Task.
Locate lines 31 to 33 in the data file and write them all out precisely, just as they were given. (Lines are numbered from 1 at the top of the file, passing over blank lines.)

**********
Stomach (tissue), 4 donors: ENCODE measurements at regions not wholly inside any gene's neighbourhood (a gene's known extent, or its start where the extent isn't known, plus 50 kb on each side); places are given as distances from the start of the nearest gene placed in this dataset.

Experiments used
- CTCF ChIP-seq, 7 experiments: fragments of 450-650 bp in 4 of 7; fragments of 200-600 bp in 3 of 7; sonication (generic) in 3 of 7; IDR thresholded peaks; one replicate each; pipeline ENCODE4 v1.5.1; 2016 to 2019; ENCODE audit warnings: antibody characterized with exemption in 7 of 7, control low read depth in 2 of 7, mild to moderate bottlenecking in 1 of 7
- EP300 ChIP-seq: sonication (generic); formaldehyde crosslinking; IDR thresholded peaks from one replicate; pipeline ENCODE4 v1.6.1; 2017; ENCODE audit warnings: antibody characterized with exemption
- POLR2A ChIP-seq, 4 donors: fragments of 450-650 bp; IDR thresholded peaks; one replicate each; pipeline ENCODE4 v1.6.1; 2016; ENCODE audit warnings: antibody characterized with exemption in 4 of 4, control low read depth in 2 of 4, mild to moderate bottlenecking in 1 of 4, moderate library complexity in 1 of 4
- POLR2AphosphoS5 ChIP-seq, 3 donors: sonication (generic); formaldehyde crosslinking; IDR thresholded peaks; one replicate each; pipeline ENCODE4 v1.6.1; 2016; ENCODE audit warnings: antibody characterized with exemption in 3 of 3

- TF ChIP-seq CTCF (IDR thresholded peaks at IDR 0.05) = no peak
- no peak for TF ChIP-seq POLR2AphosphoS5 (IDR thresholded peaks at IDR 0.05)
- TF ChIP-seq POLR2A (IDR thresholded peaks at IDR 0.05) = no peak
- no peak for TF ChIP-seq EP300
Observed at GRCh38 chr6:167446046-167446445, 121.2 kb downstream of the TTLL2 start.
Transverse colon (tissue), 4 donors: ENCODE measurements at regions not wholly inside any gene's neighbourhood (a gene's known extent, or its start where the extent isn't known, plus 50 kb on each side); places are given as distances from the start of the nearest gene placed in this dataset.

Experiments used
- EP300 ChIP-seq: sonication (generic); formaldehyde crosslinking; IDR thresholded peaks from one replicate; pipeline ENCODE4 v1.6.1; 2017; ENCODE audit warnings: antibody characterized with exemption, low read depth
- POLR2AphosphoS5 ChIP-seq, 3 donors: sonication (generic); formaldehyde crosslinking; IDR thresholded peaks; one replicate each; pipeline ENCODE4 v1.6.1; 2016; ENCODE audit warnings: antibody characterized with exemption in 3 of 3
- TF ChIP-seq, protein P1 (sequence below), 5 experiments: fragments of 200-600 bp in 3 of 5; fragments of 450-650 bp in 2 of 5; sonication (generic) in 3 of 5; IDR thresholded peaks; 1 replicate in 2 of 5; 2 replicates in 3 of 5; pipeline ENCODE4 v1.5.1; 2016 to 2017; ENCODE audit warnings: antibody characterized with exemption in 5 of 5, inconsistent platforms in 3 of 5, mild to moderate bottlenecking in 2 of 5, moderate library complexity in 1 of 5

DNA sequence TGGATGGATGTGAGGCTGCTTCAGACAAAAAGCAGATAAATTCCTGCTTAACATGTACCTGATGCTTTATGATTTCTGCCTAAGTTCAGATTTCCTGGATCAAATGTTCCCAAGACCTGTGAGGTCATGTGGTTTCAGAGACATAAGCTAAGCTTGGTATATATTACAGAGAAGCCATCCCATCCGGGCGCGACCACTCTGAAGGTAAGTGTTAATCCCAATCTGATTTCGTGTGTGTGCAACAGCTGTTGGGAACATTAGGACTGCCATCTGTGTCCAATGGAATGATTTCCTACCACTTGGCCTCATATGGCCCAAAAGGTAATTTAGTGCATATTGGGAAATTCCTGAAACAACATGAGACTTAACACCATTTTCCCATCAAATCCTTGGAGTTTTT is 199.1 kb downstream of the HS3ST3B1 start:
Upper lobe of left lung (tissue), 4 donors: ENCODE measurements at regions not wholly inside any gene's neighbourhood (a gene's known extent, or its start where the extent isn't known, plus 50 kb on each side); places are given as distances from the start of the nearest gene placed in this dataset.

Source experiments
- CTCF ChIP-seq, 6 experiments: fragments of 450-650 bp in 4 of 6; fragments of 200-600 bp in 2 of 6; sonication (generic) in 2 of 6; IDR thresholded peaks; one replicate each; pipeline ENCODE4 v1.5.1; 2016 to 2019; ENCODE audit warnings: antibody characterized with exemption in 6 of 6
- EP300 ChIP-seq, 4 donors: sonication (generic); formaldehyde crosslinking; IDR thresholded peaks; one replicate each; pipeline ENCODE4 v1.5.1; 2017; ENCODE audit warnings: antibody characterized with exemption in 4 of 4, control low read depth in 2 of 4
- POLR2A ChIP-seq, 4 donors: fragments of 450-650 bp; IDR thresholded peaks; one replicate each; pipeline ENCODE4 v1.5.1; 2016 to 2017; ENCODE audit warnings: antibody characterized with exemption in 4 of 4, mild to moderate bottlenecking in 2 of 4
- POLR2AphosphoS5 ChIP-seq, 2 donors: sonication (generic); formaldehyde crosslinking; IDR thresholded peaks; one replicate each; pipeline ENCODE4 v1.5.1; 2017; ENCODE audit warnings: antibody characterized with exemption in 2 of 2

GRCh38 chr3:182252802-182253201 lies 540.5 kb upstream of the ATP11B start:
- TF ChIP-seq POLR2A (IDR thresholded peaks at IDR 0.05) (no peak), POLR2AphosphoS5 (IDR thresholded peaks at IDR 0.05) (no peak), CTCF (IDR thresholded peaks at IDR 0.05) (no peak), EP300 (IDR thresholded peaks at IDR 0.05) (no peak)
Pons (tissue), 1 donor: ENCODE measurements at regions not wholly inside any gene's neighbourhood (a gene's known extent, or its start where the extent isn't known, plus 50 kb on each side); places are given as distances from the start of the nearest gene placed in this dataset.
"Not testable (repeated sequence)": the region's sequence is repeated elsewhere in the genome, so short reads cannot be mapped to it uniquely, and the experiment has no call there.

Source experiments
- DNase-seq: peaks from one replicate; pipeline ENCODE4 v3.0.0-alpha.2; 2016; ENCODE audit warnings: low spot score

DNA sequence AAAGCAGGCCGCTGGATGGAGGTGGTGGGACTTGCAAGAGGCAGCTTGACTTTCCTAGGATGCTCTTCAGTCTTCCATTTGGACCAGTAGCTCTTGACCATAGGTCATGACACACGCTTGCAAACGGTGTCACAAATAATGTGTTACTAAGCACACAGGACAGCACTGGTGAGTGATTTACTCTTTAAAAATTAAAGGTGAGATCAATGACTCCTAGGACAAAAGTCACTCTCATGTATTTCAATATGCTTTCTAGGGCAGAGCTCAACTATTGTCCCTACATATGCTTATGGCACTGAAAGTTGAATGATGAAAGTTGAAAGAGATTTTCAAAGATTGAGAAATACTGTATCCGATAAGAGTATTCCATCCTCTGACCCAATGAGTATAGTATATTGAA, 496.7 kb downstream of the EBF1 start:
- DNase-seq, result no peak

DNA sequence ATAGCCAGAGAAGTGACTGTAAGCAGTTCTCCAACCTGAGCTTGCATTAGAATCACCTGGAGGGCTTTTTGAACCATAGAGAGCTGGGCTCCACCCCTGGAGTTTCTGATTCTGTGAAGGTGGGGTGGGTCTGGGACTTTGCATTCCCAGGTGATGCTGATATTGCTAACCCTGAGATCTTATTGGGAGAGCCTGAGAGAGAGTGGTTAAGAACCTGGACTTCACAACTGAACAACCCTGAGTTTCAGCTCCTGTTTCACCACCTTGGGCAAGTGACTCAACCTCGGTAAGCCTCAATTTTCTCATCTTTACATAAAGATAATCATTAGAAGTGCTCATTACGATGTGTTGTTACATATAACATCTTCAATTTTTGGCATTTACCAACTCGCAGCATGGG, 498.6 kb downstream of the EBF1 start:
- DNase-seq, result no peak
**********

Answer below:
- DNase-seq, result no peak

DNA sequence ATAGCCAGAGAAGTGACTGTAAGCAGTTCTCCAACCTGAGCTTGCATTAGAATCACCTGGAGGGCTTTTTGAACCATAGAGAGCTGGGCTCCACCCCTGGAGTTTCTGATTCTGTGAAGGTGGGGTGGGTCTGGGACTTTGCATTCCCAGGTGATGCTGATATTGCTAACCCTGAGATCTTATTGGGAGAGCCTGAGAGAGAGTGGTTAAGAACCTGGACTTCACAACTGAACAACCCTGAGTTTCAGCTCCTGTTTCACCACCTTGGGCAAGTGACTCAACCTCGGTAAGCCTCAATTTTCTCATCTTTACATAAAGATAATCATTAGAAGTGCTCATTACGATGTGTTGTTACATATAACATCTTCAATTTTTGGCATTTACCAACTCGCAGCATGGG, 498.6 kb downstream of the EBF1 start:
- DNase-seq, result no peak